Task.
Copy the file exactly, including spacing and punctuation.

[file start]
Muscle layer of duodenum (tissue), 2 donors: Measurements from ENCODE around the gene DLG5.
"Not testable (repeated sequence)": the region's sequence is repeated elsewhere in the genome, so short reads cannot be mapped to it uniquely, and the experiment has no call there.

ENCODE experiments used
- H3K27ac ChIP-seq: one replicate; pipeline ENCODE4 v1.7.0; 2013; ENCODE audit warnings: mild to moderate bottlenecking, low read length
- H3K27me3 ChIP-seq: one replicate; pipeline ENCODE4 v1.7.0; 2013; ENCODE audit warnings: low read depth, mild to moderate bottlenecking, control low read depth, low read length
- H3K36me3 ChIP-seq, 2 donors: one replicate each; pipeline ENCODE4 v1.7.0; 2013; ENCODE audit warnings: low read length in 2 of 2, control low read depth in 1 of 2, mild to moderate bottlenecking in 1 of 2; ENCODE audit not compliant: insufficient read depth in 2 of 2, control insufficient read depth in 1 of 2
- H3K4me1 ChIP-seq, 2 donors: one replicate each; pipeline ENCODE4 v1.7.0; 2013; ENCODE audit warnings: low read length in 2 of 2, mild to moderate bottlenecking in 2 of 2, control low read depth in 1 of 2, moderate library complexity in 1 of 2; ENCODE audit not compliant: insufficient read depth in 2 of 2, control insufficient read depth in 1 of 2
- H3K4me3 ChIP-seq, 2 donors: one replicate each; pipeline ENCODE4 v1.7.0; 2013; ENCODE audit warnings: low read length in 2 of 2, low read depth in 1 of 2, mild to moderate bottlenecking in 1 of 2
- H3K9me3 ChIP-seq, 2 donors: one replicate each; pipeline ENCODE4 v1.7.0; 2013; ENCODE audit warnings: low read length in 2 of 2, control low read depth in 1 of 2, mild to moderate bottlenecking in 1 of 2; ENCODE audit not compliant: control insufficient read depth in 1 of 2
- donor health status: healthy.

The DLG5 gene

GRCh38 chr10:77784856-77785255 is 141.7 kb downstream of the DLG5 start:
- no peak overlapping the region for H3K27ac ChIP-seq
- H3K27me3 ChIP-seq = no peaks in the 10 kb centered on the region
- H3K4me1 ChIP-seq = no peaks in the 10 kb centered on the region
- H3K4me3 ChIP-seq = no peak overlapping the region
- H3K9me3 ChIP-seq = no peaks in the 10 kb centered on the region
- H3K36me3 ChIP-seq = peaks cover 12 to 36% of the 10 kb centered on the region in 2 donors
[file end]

Muscle layer of duodenum (tissue), 2 donors: Measurements from ENCODE around the gene DLG5.
"Not testable (repeated sequence)": the region's sequence is repeated elsewhere in the genome, so short reads cannot be mapped to it uniquely, and the experiment has no call there.

ENCODE experiments used
- H3K27ac ChIP-seq: one replicate; pipeline ENCODE4 v1.7.0; 2013; ENCODE audit warnings: mild to moderate bottlenecking, low read length
- H3K27me3 ChIP-seq: one replicate; pipeline ENCODE4 v1.7.0; 2013; ENCODE audit warnings: low read depth, mild to moderate bottlenecking, control low read depth, low read length
- H3K36me3 ChIP-seq, 2 donors: one replicate each; pipeline ENCODE4 v1.7.0; 2013; ENCODE audit warnings: low read length in 2 of 2, control low read depth in 1 of 2, mild to moderate bottlenecking in 1 of 2; ENCODE audit not compliant: insufficient read depth in 2 of 2, control insufficient read depth in 1 of 2
- H3K4me1 ChIP-seq, 2 donors: one replicate each; pipeline ENCODE4 v1.7.0; 2013; ENCODE audit warnings: low read length in 2 of 2, mild to moderate bottlenecking in 2 of 2, control low read depth in 1 of 2, moderate library complexity in 1 of 2; ENCODE audit not compliant: insufficient read depth in 2 of 2, control insufficient read depth in 1 of 2
- H3K4me3 ChIP-seq, 2 donors: one replicate each; pipeline ENCODE4 v1.7.0; 2013; ENCODE audit warnings: low read length in 2 of 2, low read depth in 1 of 2, mild to moderate bottlenecking in 1 of 2
- H3K9me3 ChIP-seq, 2 donors: one replicate each; pipeline ENCODE4 v1.7.0; 2013; ENCODE audit warnings: low read length in 2 of 2, control low read depth in 1 of 2, mild to moderate bottlenecking in 1 of 2; ENCODE audit not compliant: control insufficient read depth in 1 of 2
- donor health status: healthy.

The DLG5 gene

GRCh38 chr10:77784856-77785255 is 141.7 kb downstream of the DLG5 start:
- no peak overlapping the region for H3K27ac ChIP-seq
- H3K27me3 ChIP-seq = no peaks in the 10 kb centered on the region
- H3K4me1 ChIP-seq = no peaks in the 10 kb centered on the region
- H3K4me3 ChIP-seq = no peak overlapping the region
- H3K9me3 ChIP-seq = no peaks in the 10 kb centered on the region
- H3K36me3 ChIP-seq = peaks cover 12 to 36% of the 10 kb centered on the region in 2 donors